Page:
Monday, May 24, 2010

Staying focused

So many delicious and disastrous distractions in life!  Amidst the swirl, I observed this turtle the other morning. This was just above the dam where that heron was hunting a few days before. I watched it for ten or fifteen minutes as I drew these yellow flag irises. Finally, it wriggled down into the slime and was gone from my sight.

It takes some doing but sometimes the ONLY way to get one foot to follow the other (and to not be stuck) is to draw what is exactly in front of you. In the process, you leave the labyrinth of the mind and its imaginings which get replaced by sensory input from the world. It's a vital fact of my artistic life that I am constantly searching for a growing edge while at the same time, I'm cultivating and enlarging the ground I've already claimed. It's good to take notes of things that are stimulating and beautiful.

Below is a view of nearby Lake Waban I did in my sketchbook a week or two ago. It's another early morning haunt: I walk Ellen to the school bus then head the other way toward Wellesley College and the lake. It takes about 15-20 minutes and then, presto! There's this beautiful lake with a walking path that goes around and a great place to get a cup of coffee about halfway around.

Lake Waban

farm animals

a view of the South Natick Dam

another view of Lake Waban: anchored sailboats and a fisherman's bobber stuck in a tree.

I need to get to work now. Enough of this "tripping through reality" as captured in my sketchbook!

Saturday, May 15, 2010

The Heron

The old Pleasant St. bridge over the Charles River in South Natick, Massachusetts.
My kids catch the school bus pretty early. My youngest is ready and waiting by 7:00 a.m. and I have the privilege to walk her down to her bus stop. After saying our "good bye's" yesterday morning, I kept going to a local café. I had my sketchbook and pencils, two books ("Nana" by Zola and "Breakfast With Socrates" by Robert Rowland Smith) and some correspondence I needed to work on. The weather was overcast and a barely perceptible mist (or was it drizzle?) was in the air. But on the way I detoured to a small park overlooking a small dam on the nearby Charles River.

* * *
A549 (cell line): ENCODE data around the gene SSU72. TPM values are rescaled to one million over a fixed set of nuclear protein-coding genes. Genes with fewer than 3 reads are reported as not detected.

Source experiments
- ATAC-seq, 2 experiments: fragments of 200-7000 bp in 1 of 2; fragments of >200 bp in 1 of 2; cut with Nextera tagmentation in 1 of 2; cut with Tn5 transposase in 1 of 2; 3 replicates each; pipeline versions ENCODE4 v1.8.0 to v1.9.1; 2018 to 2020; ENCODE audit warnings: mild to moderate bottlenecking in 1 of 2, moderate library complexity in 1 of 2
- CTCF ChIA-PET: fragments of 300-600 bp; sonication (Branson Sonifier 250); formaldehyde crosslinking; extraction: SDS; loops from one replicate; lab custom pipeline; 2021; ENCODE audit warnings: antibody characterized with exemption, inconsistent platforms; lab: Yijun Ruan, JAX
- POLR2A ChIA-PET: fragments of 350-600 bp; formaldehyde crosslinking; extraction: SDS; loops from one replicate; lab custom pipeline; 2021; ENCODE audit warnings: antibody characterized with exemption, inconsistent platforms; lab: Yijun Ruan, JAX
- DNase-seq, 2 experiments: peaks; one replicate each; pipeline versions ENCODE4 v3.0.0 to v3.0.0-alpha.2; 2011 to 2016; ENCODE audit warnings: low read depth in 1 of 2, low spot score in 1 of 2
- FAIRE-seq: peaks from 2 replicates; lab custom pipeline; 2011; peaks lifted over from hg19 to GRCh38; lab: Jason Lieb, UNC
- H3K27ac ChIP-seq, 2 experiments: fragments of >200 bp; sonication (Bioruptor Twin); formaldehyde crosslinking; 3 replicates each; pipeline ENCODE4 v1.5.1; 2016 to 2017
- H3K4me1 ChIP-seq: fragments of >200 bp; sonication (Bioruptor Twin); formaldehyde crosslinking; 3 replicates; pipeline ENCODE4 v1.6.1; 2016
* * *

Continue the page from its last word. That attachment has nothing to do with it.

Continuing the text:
Here's a picture of it on a sunny morning. It's lovely and the noise of the steady stream of suburban commuters is drowned out by the rush of the Charles River over the dam. It's a popular place for people to lunch or have their coffee. Fathers and children fish there. Wedding photos get taken and pensive romantics hang out alongside professionals getting a quick, sunny break from their office routines. But not yesterday.

The only one working was a Great Blue Heron fishing for his breakfast below the dam. I drew his portrait. He would stand there on his spindly legs and do slow avian tai chi as he looked for something slippery and silvery to stab and gulp down. Every now and then, he'd balance on one leg and start to stretch and rotate the other (no doubt, those years of ballet training had given each of his muscles a mind of their own). I think it was just a technique for finding reliable footing, Braille-like in his slow progress across the face of the dam and the eddies where the fish were hiding.

I used a conté pencil for this drawing. I liked how the droplets of mist made the chalk more intense and how I could smudge it with that little bit of water. When I was done, I washed my fingers off in a puddle and went to get my coffee.

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